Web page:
Counter-intuitively this represents a huge opportunity: in Canada we have clearcut vast tracks of forest multiple times, reducing the carbon stored in these soils. With careful management we can put that carbon back, turning these carbon depleted soils into massive carbon sinks. This could have an enormously positive impact on global efforts to contain and reduce atmospheric greenhouse gas concentrations.

Symbiotic Cities would arguably need to rely heavily on both rural and urban forests to maintain a supply of environmental services. Do you see any possibilities for existing suburbs to begin to substantially increase their forest cover, for example, by replacing turf-grass with indigenous forest trees and shrubs? Will it be possible to transform the eco-biology of the suburbs without evicting all of its inhabitants?

There are lots of opportunities for sub-urban environments to augment and improve the health of ecosystems within their communities. Making use of local species of grasses, shrubs and trees not only stores more carbon than do traditionally used species, but also improves wildlife habitat for local insects, birds and small mammals, improves water services like storage and filtration, and gives us the opportunity to help species migrate as the climate changes. What’s needed is a shift in aesthetic preference from homogenous, simple systems dominated by a few introduced species to an appreciation for local, diverse habitats that are based on healthy ecosystems.

I have a friend that grew up in a suburb in southern California. The city planted avocados in street mediums and along sidewalks. No one was for want of fresh avocados, even those with little disposable income. I think of this often when speaking of landscaping in suburbs.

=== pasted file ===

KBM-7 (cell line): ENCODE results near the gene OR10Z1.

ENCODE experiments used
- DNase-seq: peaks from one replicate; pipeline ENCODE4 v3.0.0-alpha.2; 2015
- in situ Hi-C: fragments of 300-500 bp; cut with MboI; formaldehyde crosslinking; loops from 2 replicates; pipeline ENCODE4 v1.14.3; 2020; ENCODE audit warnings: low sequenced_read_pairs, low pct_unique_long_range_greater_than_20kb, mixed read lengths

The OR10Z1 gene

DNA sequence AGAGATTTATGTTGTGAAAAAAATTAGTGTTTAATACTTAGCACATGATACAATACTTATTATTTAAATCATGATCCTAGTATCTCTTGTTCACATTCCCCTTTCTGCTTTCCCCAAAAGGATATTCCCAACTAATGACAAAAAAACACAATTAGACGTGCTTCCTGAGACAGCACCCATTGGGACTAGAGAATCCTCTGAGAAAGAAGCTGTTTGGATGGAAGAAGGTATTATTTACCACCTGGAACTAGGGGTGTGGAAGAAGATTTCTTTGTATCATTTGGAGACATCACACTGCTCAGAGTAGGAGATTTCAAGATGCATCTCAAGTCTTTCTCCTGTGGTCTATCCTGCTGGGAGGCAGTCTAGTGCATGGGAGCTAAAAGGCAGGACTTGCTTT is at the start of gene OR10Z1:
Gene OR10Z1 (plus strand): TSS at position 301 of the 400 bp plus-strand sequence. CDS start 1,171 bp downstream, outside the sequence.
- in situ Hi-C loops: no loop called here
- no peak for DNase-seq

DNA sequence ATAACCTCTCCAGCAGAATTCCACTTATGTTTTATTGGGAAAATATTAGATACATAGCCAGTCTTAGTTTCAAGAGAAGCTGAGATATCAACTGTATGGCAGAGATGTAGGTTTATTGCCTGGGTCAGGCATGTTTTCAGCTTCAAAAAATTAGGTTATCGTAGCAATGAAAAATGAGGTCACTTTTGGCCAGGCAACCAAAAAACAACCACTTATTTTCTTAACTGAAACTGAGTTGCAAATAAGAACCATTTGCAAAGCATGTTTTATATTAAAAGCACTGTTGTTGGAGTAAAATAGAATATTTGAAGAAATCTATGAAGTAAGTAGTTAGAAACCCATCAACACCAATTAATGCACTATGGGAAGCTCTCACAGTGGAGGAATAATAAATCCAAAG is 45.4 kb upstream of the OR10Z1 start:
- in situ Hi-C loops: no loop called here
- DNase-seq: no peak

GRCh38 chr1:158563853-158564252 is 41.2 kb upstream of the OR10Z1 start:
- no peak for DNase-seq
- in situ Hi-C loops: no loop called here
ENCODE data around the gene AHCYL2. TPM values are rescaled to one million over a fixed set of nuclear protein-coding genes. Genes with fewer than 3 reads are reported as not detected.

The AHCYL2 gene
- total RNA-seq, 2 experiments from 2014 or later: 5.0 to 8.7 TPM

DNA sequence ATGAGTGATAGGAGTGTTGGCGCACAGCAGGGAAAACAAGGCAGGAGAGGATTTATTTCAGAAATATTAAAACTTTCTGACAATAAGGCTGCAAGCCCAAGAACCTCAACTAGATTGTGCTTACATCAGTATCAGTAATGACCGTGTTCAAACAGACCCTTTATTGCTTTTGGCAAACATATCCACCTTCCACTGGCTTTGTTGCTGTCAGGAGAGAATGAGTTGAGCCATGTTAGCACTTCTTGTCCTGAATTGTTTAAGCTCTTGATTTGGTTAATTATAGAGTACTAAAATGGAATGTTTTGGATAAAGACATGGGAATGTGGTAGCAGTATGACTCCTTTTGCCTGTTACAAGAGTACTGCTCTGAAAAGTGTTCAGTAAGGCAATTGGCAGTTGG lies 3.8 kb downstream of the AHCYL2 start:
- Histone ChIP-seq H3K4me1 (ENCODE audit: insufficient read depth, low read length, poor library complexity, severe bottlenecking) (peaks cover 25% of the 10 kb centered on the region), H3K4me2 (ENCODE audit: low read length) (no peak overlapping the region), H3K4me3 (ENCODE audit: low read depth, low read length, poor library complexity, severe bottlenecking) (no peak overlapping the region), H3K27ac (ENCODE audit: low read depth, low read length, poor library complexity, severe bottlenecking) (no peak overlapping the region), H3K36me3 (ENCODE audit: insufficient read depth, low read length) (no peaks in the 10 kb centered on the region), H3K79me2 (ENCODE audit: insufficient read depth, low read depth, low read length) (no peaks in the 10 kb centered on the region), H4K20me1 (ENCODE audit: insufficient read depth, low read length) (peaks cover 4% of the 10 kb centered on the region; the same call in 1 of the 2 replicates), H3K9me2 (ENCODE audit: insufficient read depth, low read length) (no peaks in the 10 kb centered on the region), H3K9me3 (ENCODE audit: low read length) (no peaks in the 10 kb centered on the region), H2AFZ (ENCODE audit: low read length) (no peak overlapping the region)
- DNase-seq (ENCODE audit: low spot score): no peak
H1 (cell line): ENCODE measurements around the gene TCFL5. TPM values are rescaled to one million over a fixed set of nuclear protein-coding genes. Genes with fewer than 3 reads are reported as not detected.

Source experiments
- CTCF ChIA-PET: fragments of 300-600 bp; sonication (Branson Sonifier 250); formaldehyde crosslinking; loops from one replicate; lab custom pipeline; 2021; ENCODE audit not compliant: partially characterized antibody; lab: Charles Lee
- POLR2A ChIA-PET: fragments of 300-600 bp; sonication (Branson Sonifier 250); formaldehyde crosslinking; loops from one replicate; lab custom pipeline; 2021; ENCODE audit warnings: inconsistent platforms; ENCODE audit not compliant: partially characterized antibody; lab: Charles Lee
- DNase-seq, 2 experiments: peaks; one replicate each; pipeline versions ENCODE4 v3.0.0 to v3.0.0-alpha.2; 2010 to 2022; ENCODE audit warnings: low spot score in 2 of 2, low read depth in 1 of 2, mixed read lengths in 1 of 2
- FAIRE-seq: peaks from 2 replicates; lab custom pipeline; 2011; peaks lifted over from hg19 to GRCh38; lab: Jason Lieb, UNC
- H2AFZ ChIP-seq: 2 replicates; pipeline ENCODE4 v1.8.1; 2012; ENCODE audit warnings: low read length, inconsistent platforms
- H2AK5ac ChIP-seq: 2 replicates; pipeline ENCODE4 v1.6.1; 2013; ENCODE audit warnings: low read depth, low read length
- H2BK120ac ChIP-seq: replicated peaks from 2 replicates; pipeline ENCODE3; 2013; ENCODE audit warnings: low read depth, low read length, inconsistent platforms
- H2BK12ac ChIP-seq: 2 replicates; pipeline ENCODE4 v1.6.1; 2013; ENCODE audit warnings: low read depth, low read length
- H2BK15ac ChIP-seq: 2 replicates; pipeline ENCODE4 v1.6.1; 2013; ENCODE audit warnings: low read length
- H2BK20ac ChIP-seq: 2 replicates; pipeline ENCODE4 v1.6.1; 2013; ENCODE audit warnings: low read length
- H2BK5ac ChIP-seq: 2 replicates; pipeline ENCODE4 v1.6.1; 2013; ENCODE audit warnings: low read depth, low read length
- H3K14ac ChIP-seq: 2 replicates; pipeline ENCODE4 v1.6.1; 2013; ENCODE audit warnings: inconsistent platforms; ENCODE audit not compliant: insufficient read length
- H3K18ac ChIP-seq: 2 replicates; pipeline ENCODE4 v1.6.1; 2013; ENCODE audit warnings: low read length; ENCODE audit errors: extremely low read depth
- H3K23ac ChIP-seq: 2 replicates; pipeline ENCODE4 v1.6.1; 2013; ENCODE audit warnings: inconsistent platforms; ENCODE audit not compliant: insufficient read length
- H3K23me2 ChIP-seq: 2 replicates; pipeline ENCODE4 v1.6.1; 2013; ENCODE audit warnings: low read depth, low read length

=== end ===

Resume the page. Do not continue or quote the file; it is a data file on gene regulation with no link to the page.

Can urban forests play a role in carbon sequestration? 

Absolutely. Urban forests have a unique potential to serve immense value as recreational, educational and spiritual refuges in the everyday lives of millions. This public exposure ought to be leveraged to educate urban populations of the importance of forest ecosystems and on the value of forests as carbon sinks. Urban forests may not store as much carbon directly as their rural counterparts, but can be used to put forest carbon storage on the radar of the 80% of the population of Canada that lives in cities, thereby moving carbon storage up on the list of importance for forest owners and managers.

With all the bad environmental news you read, do you have any good news for us?

Despite the antediluvian actions of the Federal Government, individuals and corporations across the country are voluntarily taking responsibility for their own greenhouse gas emissions. CIBC World Markets expects China to put a national price on carbon by 2016. In my home province of Nova Scotia, we’ve reduced our use of coal by 38% in recent years primarily by bringing online wind energy. Technological advancements are getting closer and closer to eliminating altogether the need for fossil fuels. Change is not linear, and I think that we’re beginning to see that it’s actually exponential.

Thanks Dale!


More About Dale Prest:

Dale’s passion is understanding the relationship between forest management and the health of society. Dale is currently researching the long-term impacts of clearcut harvesting on forest soil carbon storage in the Acadian Forest and works with Community Forests International exploring the value of ecosystem services that sustainably managed forests return to society. We think Dale’s work is key to developing a better understanding of both how to sequester carbon in sustainably managed forests, as well as how to better understand sustainable forest management in the context of the ecosystem services production. Dale currently lives in Mooseland, NS, near where he grew up logging family owned sustainable woodlots.